Educational Innovations from around the globe: HundrED Summit 2017, Helsinki

In 2017, I was a volunteer at the Summit. In 2018 I work with HundrED.org now. Great feeling looking back and seeing how excited I was to be a part of this community.

/Original Post, Personal Blog, 9th October 2017/

As an Indian educator based out of Finland, I am always looking to connect and get inspired by ideas and innovations that are working to provide equitable education for all kids. In that search, I came across HundrED, a not for profit, charged by setting up connections among ideas of educational innovations across the world. The organisation, headed by Saku Tuominen, aims to seek and share inspiring innovations in K12 education, for schools to adapt and change with a faster-changing world. In 2016, they shared 100 great innovations from Finland, and this last week (4th to 6th October 2017) they launched the first 100 great educational innovations from around the world.

After having stalked their work for a few months in 2016, I reached out to Saku as well as Lasse Leponiemi, the COO of HundrED, to understand their aims and also find a way to collaborate with them. I was welcomed openly to discuss their work (which was very refreshing btw! How many times can you directly email CEOs and COOs of organizations and get a positive response!) and was further invited to attend the Summit to really understand what they were envisioning. Additionally, I got the opportunity to volunteer through the days whenever they needed more help.

Funded by the Finnish Ministry of Education and Culture, they are additionally sponsored by big names like Nokia and Supercell and have many national and international partners. This was quite visible, given the scale of the summit. However, HundrED ensured that the innovators and participants at the summit knew that all their funding is used for the HundrED project and its goals. For example, the HundrED Summit and Innovation Launch were free public events and that there are no hidden costs for innovations to apply for the HundrED Innovations campaign.

The selected innovations included both well-established programs and organizations as well as new ones, ranging across school-based setups, after-school programs, home activities, and online apps. The summit also had amazing speakers like Dennis Littky, the Co-founder of Big Picture Learning; Pia Pakarinen, Helsinki’s Deputy Mayor of Education and Risto Siilasmass, the Chairman of Nokia (Finland). The schedule for the three-day event was packed (you can check out the schedule here) and I left the event exhausted and inspired. Overall, I had a great time, made some new friends, learned a lot and left humbled by the commitment of the HundrED team and the hundred teams of all the selected innovations.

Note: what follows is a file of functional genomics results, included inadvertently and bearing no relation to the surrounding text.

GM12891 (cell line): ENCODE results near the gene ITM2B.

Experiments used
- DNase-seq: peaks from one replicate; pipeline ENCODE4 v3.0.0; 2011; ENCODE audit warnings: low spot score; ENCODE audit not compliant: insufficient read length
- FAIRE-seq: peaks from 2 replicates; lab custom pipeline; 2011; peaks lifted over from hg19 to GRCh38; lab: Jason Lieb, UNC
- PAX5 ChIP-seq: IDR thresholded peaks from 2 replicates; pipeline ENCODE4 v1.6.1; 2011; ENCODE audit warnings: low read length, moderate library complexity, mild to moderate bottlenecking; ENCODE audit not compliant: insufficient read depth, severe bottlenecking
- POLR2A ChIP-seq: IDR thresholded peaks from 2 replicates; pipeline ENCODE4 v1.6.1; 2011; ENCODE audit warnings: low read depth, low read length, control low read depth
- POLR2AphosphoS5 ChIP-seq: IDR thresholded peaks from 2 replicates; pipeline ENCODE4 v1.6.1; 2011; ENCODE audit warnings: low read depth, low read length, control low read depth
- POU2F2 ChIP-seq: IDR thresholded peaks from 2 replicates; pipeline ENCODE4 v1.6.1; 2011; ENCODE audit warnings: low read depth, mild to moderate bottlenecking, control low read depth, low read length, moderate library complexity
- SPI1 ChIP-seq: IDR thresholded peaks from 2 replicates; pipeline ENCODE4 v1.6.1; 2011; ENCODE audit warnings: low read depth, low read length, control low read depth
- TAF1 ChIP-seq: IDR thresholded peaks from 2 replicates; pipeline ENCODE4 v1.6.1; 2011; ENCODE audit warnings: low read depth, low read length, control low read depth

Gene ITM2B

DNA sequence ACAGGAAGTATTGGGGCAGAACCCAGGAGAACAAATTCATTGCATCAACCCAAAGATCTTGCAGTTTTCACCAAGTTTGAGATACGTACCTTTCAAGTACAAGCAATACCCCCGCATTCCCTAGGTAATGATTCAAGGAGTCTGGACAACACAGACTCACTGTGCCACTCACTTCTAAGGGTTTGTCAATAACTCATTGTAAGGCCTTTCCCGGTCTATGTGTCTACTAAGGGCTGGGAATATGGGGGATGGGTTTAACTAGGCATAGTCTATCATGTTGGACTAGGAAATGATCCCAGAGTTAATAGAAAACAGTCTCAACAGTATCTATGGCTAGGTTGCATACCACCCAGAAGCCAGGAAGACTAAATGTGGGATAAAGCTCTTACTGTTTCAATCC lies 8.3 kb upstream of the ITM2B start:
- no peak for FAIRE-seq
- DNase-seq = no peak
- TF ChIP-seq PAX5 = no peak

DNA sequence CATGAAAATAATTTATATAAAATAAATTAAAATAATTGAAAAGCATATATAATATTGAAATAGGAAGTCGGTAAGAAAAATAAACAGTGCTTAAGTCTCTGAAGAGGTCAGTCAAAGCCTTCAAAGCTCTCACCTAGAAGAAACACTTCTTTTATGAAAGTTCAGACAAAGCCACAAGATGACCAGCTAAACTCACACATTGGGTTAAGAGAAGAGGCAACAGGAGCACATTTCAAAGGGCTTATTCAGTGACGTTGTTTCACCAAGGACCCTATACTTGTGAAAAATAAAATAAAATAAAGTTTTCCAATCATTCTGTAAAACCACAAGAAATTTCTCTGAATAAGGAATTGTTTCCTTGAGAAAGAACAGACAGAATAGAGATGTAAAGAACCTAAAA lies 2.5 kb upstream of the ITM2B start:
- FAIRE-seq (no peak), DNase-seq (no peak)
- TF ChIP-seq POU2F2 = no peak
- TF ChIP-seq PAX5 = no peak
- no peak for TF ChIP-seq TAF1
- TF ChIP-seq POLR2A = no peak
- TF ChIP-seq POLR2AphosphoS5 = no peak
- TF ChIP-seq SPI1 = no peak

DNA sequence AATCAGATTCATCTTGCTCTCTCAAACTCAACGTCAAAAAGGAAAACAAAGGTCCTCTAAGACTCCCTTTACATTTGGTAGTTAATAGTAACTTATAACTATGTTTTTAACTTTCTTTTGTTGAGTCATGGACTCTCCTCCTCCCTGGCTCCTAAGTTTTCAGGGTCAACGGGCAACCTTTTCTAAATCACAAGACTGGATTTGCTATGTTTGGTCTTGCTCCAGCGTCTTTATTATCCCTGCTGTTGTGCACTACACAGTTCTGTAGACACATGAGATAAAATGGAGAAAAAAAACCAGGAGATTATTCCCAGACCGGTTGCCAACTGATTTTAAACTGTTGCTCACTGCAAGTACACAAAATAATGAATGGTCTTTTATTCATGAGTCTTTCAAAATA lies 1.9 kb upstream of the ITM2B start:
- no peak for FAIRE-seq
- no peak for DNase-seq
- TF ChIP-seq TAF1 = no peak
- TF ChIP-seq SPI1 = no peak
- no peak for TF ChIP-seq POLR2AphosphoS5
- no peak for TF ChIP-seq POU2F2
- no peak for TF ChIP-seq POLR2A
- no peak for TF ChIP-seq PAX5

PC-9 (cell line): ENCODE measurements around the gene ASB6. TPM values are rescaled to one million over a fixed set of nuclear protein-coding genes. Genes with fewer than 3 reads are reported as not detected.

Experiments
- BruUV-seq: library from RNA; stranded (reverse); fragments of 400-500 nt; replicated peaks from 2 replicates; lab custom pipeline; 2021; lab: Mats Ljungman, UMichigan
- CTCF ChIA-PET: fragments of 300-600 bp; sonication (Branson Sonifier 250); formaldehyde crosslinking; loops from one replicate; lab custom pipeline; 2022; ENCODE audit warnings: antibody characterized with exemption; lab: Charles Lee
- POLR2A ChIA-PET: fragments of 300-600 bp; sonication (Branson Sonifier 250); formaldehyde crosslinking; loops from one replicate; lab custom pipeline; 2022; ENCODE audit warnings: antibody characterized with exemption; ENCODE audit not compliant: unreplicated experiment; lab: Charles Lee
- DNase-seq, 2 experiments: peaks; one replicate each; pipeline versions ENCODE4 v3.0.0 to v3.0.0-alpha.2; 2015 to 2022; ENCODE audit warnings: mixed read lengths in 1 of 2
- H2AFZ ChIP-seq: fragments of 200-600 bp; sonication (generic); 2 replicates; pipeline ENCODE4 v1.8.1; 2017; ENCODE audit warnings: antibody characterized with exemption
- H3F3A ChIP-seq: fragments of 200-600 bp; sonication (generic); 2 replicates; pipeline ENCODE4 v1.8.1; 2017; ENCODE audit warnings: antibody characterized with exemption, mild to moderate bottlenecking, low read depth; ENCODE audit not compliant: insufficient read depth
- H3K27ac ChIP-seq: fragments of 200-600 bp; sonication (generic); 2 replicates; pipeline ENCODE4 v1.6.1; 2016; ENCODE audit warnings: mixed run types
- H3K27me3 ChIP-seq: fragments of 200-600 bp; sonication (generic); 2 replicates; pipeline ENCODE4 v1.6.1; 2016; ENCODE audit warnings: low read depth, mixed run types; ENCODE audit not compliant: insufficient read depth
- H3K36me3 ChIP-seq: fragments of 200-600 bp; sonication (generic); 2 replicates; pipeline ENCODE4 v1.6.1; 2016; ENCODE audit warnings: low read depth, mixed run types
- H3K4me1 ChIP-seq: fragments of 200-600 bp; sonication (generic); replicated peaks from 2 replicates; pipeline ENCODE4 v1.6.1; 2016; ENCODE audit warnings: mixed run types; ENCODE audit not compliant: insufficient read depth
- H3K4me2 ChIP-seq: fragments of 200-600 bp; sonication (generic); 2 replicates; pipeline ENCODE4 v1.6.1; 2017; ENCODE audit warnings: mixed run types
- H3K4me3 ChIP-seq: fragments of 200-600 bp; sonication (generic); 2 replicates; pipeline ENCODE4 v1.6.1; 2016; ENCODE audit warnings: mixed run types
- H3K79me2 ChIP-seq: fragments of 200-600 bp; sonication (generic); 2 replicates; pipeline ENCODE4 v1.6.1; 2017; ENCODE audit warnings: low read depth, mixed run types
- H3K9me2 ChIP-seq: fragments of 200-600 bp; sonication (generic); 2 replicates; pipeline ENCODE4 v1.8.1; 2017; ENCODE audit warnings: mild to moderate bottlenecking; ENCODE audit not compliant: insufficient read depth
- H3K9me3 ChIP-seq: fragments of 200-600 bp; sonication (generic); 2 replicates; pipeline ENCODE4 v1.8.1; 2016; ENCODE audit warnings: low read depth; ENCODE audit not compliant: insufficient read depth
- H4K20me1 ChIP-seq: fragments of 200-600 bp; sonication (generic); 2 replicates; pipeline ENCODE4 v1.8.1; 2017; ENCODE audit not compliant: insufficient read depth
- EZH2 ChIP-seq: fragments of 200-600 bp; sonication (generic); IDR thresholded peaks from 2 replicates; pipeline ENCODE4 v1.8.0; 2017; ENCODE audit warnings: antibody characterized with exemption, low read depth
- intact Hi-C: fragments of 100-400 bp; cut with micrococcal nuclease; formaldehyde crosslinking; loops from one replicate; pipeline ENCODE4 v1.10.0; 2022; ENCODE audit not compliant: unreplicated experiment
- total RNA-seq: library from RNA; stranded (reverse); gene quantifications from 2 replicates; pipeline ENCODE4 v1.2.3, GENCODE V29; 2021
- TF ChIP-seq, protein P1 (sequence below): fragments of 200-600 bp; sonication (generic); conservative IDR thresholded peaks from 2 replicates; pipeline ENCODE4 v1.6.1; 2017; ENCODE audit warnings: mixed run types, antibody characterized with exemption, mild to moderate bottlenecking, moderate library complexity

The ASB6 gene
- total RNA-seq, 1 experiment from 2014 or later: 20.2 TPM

In this post, I would like to share some of the amazing innovations that left a mark on me. These are my top picks and as the HundrED team selects more innovations every year, I look forward to seeing the community grow.

My top five international innovations

1. Hello Ruby, Finland

I was mesmerized by the joy and excitement the founder of Hello Ruby had for her own products. Linda Liukas, the founder of Hello Ruby believes that “To prepare kids for the future, it’s important to give them a robust understanding of what a computer is good at and what a human is good at.”

Hello Ruby started with a storybook, though now has exercises, games and apps for children aged 5 years and above, to enter the whimsical world of computers, technology and programming. Though based out of Heslinki, Hello Ruby has been published in 22 languages and been featured at TED. Check out the innovative idea here for more details.

2. THINK Global School, Worldwide